Crockett, R. G. M., Perrier, F. and Richon, P. (2009) Spectral-decomposition techniques for the identification of periodic and anomalous phenomena in radon time-series. Poster presented to: European Geosciences Union (EGU) General Assembly, Vienna, Austria, 19-24 April 2009.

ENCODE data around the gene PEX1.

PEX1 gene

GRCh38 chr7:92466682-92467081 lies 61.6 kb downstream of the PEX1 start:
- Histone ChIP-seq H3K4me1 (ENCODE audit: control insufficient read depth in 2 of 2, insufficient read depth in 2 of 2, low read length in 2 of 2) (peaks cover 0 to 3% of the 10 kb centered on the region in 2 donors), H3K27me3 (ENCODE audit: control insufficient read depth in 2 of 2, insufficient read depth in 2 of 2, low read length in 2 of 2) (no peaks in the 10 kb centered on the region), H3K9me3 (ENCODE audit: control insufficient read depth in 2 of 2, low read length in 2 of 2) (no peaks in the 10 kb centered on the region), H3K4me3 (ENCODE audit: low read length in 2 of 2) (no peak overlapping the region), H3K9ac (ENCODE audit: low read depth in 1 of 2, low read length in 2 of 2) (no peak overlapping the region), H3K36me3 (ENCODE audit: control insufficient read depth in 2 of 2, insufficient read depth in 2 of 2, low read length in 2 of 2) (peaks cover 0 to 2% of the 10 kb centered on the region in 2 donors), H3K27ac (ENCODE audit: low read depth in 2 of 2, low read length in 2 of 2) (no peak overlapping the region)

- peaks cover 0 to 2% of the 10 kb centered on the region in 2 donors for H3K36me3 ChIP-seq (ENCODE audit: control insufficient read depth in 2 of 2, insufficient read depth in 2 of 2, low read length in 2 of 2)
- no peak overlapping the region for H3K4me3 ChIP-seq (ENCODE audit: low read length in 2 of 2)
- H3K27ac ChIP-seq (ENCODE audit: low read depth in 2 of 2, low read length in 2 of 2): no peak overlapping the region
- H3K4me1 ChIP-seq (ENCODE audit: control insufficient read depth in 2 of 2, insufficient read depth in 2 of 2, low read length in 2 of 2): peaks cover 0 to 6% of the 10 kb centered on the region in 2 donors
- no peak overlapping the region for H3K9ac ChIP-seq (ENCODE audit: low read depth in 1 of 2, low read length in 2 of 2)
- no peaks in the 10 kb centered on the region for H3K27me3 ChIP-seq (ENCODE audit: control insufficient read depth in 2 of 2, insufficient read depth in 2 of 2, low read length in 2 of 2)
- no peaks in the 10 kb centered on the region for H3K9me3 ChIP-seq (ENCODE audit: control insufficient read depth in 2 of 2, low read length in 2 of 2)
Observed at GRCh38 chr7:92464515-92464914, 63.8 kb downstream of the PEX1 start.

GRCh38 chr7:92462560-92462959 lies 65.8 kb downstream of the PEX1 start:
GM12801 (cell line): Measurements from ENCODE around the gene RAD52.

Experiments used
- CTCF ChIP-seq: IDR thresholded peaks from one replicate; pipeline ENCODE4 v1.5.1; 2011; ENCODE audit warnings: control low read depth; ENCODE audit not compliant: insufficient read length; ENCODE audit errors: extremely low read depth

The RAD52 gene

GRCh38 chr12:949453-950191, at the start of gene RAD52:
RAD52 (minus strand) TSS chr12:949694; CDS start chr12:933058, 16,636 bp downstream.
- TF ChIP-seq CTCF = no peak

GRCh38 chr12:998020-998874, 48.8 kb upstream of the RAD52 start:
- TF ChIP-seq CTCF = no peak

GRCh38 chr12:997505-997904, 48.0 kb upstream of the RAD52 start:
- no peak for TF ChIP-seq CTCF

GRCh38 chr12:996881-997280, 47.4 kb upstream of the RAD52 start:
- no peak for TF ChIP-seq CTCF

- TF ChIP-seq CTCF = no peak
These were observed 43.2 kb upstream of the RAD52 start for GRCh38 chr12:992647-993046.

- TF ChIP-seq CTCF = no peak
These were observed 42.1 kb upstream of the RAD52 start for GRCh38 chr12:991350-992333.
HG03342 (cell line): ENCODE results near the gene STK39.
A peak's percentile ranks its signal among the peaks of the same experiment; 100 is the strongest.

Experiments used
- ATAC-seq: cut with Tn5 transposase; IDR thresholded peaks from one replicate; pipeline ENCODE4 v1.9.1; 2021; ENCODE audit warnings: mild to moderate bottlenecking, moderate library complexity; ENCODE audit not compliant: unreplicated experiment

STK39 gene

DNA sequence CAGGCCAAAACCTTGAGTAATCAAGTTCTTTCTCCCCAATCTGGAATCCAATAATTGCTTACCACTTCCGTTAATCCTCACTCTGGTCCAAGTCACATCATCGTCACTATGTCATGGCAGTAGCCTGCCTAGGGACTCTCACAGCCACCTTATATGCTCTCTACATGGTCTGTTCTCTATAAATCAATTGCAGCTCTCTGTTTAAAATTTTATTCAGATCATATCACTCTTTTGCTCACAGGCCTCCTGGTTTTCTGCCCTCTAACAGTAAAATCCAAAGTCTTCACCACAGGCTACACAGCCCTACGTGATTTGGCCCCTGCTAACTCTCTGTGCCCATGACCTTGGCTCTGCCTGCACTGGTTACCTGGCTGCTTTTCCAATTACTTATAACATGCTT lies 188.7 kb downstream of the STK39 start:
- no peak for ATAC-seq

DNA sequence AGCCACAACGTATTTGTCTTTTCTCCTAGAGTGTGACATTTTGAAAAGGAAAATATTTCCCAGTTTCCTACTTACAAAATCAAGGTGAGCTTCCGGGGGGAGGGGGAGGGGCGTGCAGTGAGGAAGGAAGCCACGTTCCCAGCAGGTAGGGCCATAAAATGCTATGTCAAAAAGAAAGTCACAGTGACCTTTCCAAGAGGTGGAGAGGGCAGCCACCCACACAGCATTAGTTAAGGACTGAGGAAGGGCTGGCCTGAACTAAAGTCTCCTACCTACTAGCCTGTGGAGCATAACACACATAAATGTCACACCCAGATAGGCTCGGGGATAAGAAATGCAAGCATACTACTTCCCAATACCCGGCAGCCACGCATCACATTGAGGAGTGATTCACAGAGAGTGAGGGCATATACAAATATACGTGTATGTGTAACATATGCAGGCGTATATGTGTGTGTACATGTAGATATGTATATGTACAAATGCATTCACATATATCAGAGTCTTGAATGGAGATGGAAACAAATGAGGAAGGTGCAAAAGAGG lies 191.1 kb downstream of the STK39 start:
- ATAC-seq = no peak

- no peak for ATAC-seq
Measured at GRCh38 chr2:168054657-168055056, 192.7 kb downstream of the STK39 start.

Building on independent investigations by research groups at both IPGP, France, and the University of Northampton, UK, hourly-sampled radon time-series of durations exceeding one year have been investigated for periodic and anomalous phenomena using a variety of established and novel techniques. These time-series have been recorded in locations having no routine human behaviour and thus are effectively free of significant anthropogenic influences. With regard to periodic components, the long durations of these time-series allow, in principle, very high frequency resolutions for established spectral-measurement techniques such as Fourier and maximum-entropy. However, as has been widely observed, the stochastic nature of radon emissions from rocks and soils, coupled with sensitivity to a wide variety influences such as temperature, wind-speed and soil moisture-content has made interpretation of the results obtained by such techniques very difficult, with uncertain results, in many cases. We here report developments in the investigation of radon-time series for periodic and anomalous phenomena using spectral-decomposition techniques. These techniques, in variously separating ‘high’, ‘middle’ and ‘low’ frequency components, effectively ‘de-noise’ the data by allowing components of interest to be isolated from others which (might) serve to obscure weaker information-containing components. Once isolated, these components can be investigated using a variety of techniques. Whilst this is very much work in early stages of development, spectral decomposition methods have been used successfully to indicate the presence of diurnal and sub-diurnal cycles in radon concentration which we provisionally attribute to tidal influences. Also, these methods have been used to enhance the identification of short-duration anomalies, attributable to a variety of causes including, for example, earthquakes and rapid large-magnitude changes in weather conditions